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Marfira Fuadillah

030.06.152
Recurrent
Miscarriage
INTRODUCTION
 Miscarriage is the spontaneous loss of
the conceptus before 20 weeks’
gestation

 Three or more consecutive
spontaneous miscarriages with or
without previous live births are defined
as recurrent miscarriage (RM)
Known risk factors for RM are genetic
disorders, uterine pathologies,
endocrine dysfunctions, autoimmune
diseases, acquired and inherited
thrombophilia as well as environmental
factor

Still, in nearly 50% of RM patients the
underlying cause remains unknown.
Known risk factors
Chromosomal and single
gene disorders

In 4% of couples suffering from RM,
changes in the karyotypes including
balanced reciprocal translocations,

Uterine anatomic
malformations

Along the most common
malformations are the septate,
bicornuate and didelphic uterus. RM
patients with septate uterus may profit
from hysteroscopic metroplasty
Infectious diseases
Vaginal dysbiosis may lead to
ascending infections, prostaglandin
release, consecutive cervical
insufficiency, premature rupture of the
membrane and late pregnancy loss or
premature birth
Psychological factors
Women with sporadic and recurrent
miscarriage show high levels of
pregnancy-related fear and state
anxiety. It seems that early pregnancy-
related fear correlates significantly
with complications during pregnancy
and delivery
Endocrine disorders
Thyroid dysfunction as well as thyroid
autoimmunity is linked to RM

The polycystic ovary syndrome (PCOS)
affects some 10% of women during
their reproductive life span and it is
linked to an increased risk of early RM
Immunological risk factors
Maternal adaptation of
immunological responses to the
implanting embryo is a key process in
the establishment of the feto-
placental unit. Miscarriage may
therefore be a consequence of
inappropriate humoral or cellular
immunological responses towards the
embryo.
Haemostatic changes
Hereditary thrombophilia due to
mutations in the factor V and
prothrombin gene, antithrombin as
well as protein C and S deficiency are
more prevalent in patients with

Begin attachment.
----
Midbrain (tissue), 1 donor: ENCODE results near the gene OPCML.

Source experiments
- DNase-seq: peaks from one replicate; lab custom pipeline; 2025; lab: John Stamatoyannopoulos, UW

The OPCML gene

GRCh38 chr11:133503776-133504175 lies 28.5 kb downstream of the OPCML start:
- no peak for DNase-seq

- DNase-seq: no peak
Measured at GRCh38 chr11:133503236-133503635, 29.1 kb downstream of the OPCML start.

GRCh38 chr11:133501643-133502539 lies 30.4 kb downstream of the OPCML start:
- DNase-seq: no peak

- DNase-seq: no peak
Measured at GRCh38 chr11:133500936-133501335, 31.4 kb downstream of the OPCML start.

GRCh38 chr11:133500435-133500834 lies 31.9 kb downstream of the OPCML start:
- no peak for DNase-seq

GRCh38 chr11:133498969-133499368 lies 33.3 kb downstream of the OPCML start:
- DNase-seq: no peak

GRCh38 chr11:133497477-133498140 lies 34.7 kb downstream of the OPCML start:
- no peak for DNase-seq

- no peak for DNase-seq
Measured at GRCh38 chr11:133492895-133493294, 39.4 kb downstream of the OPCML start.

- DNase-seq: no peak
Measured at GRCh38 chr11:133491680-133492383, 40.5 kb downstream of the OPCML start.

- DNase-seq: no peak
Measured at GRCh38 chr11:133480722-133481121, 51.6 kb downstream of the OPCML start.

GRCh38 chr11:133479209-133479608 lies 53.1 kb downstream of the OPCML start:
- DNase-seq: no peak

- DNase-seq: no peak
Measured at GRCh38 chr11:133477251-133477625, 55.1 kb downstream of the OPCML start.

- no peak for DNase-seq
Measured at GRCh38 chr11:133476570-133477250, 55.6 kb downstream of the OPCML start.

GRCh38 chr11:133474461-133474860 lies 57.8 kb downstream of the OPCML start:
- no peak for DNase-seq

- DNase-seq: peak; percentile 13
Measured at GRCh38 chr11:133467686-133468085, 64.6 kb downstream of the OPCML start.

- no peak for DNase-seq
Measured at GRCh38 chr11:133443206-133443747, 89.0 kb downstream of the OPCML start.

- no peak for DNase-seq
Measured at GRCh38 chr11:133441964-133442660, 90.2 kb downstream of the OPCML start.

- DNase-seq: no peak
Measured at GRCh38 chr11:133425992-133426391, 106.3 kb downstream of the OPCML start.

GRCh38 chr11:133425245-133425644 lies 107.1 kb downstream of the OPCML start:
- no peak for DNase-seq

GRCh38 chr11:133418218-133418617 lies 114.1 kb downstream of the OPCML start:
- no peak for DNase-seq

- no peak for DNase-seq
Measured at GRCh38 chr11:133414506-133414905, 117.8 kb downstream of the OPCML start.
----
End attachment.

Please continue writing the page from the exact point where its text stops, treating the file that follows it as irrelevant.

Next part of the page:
disturbed pregnancy (RM,
preeclampsia, late fetal loss)
Possible new risk factors
Circulating microparticles
Circulating microparticles are
increased during normal and disturbed
pregnancy conditions such as
preeclampsia.
There is evidence that a subgroup of
RM patients is in a permanent
prothrombotic state even outside
pregnancy
Glycoproteins
Human chorionic gonadotropin (hCG)
and glycodelin are glycoproteins
produced and secreted in high
amounts by the trophoblast or the
decidualised endometrium.
Both proteins are down- regulated in
RM patients
Leptin and nuclear
hormonal receptors
Leptin receptor transcripts were
identified in the villous and extravillous
trophoblast and decreased leptin
levels seem to be associated with
miscarriage
New immunological risk
factors
Cytokines released at the feto-
maternal interface play a central role
in the survival of the fetus, not only by
influencing the maternal immune
system, but also by regulating
angiogenesis and vascular
development
Summary
Patients with miscarriages at the age
of 35 years or older should seek proper
diagnosis and treatment strategies
even after two events. Therefore,
known risk factors for RM should be
excluded by intensive diagnostic
workup.
To improve upon the current
indiscriminate use of aspirin and LMWH
for every RM patient, further clinical
trials should be initiated to specify
subgroups of RM patients who may
benefit from anticoagulants.
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